This 400-Year-Old Shark Could Wildly Change Anti-Aging Science
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This 400-Year-Old Shark Could Wildly Change Anti-Aging Science

Getting older doesn’t have to be a bad thing, but plenty of people would be eager to know how to slow down the process and perhaps add a few years into the mix. That’s why we all should be as excited as the scientists who are currently studying the Greenland shark. As strange as that might sound (although, really, is it any weirder than anti-aging gin or collagen candy?), the creatures which we now know can live up to 400 years (!!!) could wildly change science and even give us a “cure” for aging.

Little is actually known about this animal that lives in the deep cold waters of the North Atlantic, which is a dire situation according to Kevin Perrott, a scientist at the Buck Institute for Research on Aging and co-founder of SENS Research Foundation. By failing to study these animals properly “we run the risk of forever losing the opportunity to study organisms with insight into humanity’s most pressing medical challenge, the aging process.”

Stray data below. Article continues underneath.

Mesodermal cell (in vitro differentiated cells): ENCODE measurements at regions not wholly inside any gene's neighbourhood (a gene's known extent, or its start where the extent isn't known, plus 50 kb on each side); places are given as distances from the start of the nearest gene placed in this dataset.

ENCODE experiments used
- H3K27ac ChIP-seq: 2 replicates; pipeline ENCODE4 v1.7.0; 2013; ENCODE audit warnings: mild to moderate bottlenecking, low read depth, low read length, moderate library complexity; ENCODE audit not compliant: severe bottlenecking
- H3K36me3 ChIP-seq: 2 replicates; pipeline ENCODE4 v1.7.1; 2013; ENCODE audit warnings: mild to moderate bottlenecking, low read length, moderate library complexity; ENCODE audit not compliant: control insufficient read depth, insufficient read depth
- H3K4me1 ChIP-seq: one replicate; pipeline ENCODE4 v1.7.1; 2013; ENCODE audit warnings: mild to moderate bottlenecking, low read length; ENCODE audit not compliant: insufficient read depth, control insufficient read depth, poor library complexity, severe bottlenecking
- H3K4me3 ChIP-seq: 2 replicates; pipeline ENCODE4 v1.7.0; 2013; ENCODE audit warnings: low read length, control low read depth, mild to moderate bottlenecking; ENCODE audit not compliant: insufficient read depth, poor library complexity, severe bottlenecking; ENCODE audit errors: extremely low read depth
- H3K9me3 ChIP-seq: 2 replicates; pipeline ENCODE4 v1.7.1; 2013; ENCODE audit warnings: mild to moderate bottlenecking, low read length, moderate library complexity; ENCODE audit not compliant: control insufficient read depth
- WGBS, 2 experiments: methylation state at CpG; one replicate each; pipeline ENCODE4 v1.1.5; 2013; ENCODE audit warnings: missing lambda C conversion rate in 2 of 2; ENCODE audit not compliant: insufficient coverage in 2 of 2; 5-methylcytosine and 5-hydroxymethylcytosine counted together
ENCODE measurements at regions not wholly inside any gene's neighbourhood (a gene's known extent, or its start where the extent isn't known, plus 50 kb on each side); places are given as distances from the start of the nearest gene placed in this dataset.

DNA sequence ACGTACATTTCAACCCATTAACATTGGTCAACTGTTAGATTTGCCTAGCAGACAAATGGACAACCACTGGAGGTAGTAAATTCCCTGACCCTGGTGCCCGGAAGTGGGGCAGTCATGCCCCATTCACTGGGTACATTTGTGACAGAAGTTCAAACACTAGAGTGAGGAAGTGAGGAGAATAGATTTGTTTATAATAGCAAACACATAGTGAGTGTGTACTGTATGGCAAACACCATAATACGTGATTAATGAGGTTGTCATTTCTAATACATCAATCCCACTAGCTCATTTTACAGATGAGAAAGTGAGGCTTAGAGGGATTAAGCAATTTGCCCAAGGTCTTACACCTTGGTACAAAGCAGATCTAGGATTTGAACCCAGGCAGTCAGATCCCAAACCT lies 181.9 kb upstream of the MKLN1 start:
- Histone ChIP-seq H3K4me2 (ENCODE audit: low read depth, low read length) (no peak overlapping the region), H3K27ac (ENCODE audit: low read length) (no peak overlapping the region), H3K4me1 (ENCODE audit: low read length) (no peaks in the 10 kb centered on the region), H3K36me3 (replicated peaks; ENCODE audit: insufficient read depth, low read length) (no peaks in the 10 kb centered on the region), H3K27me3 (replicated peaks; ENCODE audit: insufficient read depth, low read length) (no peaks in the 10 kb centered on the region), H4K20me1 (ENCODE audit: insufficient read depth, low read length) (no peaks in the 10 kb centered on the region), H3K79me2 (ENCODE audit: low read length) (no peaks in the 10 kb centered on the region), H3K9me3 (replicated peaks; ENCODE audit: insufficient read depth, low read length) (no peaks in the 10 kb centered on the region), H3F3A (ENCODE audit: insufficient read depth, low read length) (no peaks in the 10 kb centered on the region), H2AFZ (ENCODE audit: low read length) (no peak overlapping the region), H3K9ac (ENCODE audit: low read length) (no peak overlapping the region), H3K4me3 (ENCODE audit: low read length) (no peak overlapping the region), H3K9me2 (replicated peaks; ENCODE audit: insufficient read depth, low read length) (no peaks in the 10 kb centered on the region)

The studies that have been done on Greenland sharks reveal that the creature, who grows less than a centimeter per year on average, “tells us that natural selection has successfully produced a species capable of avoiding or delaying diseases such as cancer or neurological disorders, for far longer time periods than humans are now capable of living,” according to Jay Olshansky, an expert on longevity and aging at the University of Chicago.

And though this may sound like a huge leap forward in turning back the aging clock, gerontologist and anti-aging expert Aubrey de Gray wants us to remember that sharks do not equal humans. “We must remember that … these sharks may not have any new tricks applicable to us, even though they outlive us by such a wide margin.” Not wanting to be a total buzzkill, he added, “But, they may! So we should definitely study them more.”

Would you want the ability to reverse the aging process or no thanks? Tweet us @britandco!

(h/t Gizmodo; photos via NOAA Okeanos Explorer Program/public domain)